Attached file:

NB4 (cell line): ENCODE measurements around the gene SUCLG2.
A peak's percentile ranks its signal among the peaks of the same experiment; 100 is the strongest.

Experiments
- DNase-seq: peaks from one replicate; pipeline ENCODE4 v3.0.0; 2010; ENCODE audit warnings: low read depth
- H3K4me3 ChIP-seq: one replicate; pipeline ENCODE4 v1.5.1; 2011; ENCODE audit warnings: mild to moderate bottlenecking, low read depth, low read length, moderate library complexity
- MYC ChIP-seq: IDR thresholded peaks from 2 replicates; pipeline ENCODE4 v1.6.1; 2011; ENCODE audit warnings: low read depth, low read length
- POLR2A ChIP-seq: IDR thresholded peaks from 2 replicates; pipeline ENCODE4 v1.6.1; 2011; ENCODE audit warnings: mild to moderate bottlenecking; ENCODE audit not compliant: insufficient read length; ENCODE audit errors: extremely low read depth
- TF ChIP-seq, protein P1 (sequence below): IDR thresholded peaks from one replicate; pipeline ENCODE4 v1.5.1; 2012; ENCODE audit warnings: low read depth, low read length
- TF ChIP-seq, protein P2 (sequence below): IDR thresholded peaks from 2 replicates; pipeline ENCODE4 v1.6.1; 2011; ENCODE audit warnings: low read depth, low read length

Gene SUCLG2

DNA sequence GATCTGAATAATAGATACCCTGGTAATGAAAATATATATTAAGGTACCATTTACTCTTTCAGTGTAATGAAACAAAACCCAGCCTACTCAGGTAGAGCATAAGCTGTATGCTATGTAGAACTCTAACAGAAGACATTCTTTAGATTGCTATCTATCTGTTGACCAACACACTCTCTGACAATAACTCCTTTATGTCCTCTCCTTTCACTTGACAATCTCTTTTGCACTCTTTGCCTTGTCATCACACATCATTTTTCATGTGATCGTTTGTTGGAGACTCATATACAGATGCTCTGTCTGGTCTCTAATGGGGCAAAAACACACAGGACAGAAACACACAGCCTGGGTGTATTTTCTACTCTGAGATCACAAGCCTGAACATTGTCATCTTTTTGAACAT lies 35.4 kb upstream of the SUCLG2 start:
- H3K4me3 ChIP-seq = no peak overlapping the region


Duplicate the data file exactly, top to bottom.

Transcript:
NB4 (cell line): ENCODE measurements around the gene SUCLG2.
A peak's percentile ranks its signal among the peaks of the same experiment; 100 is the strongest.

Experiments
- DNase-seq: peaks from one replicate; pipeline ENCODE4 v3.0.0; 2010; ENCODE audit warnings: low read depth
- H3K4me3 ChIP-seq: one replicate; pipeline ENCODE4 v1.5.1; 2011; ENCODE audit warnings: mild to moderate bottlenecking, low read depth, low read length, moderate library complexity
- MYC ChIP-seq: IDR thresholded peaks from 2 replicates; pipeline ENCODE4 v1.6.1; 2011; ENCODE audit warnings: low read depth, low read length
- POLR2A ChIP-seq: IDR thresholded peaks from 2 replicates; pipeline ENCODE4 v1.6.1; 2011; ENCODE audit warnings: mild to moderate bottlenecking; ENCODE audit not compliant: insufficient read length; ENCODE audit errors: extremely low read depth
- TF ChIP-seq, protein P1 (sequence below): IDR thresholded peaks from one replicate; pipeline ENCODE4 v1.5.1; 2012; ENCODE audit warnings: low read depth, low read length
- TF ChIP-seq, protein P2 (sequence below): IDR thresholded peaks from 2 replicates; pipeline ENCODE4 v1.6.1; 2011; ENCODE audit warnings: low read depth, low read length

Gene SUCLG2

DNA sequence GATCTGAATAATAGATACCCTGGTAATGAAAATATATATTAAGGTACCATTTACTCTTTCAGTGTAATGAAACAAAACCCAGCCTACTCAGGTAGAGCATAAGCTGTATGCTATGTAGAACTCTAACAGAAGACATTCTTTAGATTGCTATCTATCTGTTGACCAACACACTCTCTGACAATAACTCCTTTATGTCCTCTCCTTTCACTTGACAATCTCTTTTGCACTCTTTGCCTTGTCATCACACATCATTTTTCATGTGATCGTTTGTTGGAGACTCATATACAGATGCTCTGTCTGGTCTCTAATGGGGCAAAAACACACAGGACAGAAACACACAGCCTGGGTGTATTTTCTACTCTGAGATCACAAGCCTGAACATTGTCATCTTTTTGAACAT lies 35.4 kb upstream of the SUCLG2 start:
- H3K4me3 ChIP-seq = no peak overlapping the region